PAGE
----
I’m going to stay in the Speyside this week but things are probably not going to get very much more mainstream or timely than Monday’s review of a Miltonduff released in 2012. Today’s review is of a malt from a distillery that closed amid the great slaughter of distilleries in 1983. Its reputation has never approached that of some of the other distilleries that closed then (Port Ellen, Brora) or even others that closed later (Caperdonich) and nor has it seen a wholesale re-evaluation in later years (as, for example, has Littlemill). This is presumably because not enough Dallas Dhu survived to emerge in the late 1990s and 2000s as casks from many other distilleries did. I’ve certainly enjoyed the few I’ve had. Like one of those this is from a cask filled in 1979 (ignore what it says on the label—that’s a typo) and was also bottled by Signatory. That bottle—more so than the other one I reviewed—exhibited a grainy, plasticky note that took a while to fade and which held it back at the time of my review. Let’s see if this one also has it.
Dallas Dhu 25, 1979 (60.6%; Signatory; bourbon hogshead 1390; from a sample received in a swap)
Nose: As with the other1979, this starts out with some porridgey notes but thankfully there’s nothing grainy about it. The porridgey note blends with malt instead and there’s some tart-sweet fruit below it: lemon? tart apple? The high strength makes it hard to tease out. Just a faint hint of prickly peat as well. With more time there’s more fruit: blueberries now. Oh with a few drops of water the fruit expands dramatically: candied lemon peel, apple sauce; plus some honey, toasted oak and cereals.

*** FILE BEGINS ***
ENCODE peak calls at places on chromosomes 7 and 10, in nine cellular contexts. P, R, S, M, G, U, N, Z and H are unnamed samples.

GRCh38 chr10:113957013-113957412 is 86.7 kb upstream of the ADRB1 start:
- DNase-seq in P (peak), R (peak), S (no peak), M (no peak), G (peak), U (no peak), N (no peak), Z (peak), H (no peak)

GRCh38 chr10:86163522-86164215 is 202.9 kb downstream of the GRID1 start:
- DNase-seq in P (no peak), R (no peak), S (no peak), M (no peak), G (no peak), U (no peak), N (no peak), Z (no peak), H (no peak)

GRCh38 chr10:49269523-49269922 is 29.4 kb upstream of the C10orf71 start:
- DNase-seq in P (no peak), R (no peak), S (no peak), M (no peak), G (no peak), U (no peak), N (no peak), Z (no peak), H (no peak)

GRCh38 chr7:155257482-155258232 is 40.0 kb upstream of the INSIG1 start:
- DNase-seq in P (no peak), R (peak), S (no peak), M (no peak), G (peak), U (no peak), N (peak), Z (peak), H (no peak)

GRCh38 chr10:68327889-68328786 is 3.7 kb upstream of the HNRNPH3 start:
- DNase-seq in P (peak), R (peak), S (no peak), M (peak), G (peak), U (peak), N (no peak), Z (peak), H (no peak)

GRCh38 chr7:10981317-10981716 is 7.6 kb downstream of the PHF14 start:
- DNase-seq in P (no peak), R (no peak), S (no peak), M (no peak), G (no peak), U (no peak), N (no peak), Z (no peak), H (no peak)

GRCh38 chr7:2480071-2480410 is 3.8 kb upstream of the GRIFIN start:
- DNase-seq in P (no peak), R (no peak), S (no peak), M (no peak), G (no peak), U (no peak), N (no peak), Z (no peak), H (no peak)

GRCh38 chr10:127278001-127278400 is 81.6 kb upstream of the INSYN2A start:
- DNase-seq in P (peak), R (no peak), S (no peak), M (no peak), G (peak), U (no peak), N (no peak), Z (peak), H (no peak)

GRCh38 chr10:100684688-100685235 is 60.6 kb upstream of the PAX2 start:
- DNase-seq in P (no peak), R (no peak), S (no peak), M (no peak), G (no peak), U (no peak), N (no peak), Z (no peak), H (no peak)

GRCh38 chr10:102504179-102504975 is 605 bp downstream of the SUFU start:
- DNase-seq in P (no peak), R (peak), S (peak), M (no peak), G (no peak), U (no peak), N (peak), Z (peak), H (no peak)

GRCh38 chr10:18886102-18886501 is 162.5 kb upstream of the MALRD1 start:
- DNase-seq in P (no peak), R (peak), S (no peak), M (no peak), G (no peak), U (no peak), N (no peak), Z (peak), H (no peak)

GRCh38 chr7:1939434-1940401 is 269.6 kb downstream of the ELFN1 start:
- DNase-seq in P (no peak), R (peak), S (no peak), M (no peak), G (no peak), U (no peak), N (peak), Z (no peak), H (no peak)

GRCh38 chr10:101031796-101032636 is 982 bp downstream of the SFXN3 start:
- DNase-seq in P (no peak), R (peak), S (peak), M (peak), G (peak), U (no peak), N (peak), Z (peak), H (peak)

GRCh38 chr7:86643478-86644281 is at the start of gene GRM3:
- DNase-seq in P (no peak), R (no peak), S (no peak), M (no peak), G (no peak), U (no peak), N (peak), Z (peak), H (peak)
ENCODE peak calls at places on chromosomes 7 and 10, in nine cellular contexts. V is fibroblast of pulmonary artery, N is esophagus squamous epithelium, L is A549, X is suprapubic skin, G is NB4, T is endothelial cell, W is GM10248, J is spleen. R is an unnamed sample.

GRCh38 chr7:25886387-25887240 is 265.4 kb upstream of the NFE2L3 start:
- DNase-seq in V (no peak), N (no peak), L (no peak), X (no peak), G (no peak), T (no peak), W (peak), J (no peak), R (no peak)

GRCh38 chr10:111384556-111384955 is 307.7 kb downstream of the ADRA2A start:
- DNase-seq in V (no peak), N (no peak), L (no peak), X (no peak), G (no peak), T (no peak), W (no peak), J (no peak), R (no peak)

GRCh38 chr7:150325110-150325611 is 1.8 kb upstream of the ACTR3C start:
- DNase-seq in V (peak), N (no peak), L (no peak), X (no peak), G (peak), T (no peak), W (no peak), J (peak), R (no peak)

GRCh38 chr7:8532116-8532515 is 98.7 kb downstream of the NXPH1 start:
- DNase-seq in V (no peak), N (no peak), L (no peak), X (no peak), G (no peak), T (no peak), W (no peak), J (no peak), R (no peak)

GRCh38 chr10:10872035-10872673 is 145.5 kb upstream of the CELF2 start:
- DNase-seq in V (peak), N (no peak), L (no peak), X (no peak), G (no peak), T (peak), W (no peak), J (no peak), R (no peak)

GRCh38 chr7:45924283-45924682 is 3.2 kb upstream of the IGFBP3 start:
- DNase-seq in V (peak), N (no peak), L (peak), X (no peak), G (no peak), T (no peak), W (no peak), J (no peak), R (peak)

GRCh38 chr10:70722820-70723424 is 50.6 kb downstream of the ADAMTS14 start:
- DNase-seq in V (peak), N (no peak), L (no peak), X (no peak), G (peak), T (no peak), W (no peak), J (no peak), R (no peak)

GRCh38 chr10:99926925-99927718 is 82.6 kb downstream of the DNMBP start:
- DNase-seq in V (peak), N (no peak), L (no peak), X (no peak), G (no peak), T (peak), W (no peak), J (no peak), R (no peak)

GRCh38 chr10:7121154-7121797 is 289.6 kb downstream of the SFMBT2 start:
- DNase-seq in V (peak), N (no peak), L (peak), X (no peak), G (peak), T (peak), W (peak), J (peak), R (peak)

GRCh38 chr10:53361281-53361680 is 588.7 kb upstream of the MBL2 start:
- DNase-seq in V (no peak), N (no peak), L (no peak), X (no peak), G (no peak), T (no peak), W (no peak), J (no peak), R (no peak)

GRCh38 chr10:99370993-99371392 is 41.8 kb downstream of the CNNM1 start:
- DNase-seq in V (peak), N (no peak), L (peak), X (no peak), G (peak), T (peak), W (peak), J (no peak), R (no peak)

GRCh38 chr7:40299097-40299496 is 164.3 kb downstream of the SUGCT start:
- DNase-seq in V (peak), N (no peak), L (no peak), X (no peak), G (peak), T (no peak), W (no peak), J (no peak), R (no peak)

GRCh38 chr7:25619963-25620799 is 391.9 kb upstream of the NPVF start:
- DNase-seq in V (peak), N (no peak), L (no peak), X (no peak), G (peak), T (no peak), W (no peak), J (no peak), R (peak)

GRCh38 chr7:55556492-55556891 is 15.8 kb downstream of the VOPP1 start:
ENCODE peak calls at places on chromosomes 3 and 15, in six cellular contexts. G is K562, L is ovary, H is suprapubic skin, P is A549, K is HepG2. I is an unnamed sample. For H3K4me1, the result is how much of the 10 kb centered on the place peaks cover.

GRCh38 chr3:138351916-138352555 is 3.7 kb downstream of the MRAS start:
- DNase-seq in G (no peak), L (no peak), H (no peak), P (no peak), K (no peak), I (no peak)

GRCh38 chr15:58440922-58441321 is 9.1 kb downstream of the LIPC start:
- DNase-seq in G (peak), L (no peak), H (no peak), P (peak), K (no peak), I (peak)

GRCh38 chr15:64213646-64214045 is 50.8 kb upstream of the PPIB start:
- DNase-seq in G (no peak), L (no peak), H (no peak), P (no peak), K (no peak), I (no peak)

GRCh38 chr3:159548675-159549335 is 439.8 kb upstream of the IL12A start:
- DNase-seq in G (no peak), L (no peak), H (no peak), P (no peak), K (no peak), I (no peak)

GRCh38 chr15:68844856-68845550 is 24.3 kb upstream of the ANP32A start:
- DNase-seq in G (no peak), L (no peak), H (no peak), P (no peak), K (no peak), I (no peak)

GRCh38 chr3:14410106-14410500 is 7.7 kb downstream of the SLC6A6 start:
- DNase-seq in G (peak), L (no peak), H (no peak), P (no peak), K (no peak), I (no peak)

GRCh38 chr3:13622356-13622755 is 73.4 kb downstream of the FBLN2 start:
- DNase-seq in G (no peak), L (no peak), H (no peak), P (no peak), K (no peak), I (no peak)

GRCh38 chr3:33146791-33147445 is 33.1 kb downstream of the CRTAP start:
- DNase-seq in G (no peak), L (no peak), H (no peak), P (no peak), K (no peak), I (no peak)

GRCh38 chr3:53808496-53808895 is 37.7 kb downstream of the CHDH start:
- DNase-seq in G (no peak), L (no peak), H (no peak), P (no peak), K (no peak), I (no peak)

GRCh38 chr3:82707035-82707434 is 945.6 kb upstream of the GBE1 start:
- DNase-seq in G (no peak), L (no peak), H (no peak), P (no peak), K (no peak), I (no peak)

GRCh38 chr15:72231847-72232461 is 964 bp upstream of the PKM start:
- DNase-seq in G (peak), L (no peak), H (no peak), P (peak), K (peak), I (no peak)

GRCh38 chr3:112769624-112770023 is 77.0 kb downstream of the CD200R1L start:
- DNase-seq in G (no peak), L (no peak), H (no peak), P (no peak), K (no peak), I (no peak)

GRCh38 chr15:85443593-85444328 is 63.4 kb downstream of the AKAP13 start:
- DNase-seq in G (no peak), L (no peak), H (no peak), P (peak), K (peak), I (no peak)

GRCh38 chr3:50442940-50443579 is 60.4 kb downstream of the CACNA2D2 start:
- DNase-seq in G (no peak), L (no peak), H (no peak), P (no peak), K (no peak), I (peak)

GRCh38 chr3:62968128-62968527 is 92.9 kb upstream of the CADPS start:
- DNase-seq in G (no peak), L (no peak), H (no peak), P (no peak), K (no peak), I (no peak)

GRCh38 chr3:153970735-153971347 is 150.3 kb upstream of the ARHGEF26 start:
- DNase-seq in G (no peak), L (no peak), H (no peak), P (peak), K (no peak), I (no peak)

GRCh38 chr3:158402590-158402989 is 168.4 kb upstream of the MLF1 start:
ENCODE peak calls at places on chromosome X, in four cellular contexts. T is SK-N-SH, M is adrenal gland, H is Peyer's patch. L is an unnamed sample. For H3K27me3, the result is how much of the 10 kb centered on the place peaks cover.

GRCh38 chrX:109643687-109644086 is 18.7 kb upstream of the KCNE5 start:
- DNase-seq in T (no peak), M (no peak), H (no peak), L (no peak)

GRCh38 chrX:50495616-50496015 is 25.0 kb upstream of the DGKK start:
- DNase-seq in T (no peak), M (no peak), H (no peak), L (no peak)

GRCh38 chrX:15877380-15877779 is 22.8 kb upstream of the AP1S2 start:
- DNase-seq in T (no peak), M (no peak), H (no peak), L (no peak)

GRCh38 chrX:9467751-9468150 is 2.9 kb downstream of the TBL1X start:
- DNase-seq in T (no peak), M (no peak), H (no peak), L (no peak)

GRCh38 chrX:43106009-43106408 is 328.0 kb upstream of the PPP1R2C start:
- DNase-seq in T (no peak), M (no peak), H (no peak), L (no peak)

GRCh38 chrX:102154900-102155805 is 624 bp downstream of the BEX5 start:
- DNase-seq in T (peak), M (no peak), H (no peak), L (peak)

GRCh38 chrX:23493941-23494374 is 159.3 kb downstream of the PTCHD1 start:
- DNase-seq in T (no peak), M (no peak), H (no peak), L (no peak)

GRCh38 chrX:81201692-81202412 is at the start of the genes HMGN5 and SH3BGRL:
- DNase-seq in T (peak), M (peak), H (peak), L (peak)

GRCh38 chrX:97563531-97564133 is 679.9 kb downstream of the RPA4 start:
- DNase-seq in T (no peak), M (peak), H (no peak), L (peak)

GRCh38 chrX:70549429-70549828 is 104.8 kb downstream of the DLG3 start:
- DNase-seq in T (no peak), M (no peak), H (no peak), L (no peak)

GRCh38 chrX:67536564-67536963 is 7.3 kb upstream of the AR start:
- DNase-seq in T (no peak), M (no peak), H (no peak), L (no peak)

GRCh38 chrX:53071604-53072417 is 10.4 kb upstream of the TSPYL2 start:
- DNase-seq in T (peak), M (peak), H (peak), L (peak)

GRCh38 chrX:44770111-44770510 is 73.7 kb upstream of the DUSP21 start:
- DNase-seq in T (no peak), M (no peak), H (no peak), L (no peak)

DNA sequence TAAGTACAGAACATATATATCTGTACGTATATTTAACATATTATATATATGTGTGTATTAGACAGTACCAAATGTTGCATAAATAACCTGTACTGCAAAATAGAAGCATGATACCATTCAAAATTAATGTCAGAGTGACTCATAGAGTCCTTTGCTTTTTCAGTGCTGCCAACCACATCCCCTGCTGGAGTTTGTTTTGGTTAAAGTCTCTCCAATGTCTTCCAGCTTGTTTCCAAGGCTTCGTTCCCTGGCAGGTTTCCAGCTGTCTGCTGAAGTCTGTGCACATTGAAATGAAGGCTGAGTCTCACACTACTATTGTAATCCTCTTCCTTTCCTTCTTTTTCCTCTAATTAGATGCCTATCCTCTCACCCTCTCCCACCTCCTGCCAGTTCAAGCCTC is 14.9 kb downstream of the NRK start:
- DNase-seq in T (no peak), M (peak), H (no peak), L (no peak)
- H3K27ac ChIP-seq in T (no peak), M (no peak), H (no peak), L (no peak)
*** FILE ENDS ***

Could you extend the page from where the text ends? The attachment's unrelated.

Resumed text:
Palate: Well, it’s hot as expected but there’s a lot of fruit lurking under the heat. At full strength there are just flashes of it: lemon, yes, but also sweeter muskier notes. Let’s give it some air and then some water. With air the fruit begins to expand: lemon, apple, a bit of pear. The hint of peat from the nose doesn’t amount to anything here. Maltier too now. Gets sweeter as it goes. Okay, it’s been an hour; time to add some water. Water emphasizes the lemon (candied as on the nose) and ties it all together really well with some white pepper and toasted oak.
Finish: Long. The finish is tight as is not unusual with malts of such high strength—at full strength there are flashes of fruit and then brine but mostly it’s the alcohol that makes an impression. Comes alive with water—all that stuff from the palate just keeps going; no new development per se.
Comments: This is quite lovely, though it takes time and water to get there. Easily the best of the few Dallas Dhus I’ve had and least like the others—none of the plastic and very little sign of peat. Wish I’d thought to buy this when it was widely available in the US at a price that would now seem a steal. Ah well.
Rating: 89 points.
Thanks to Jerome for the sample!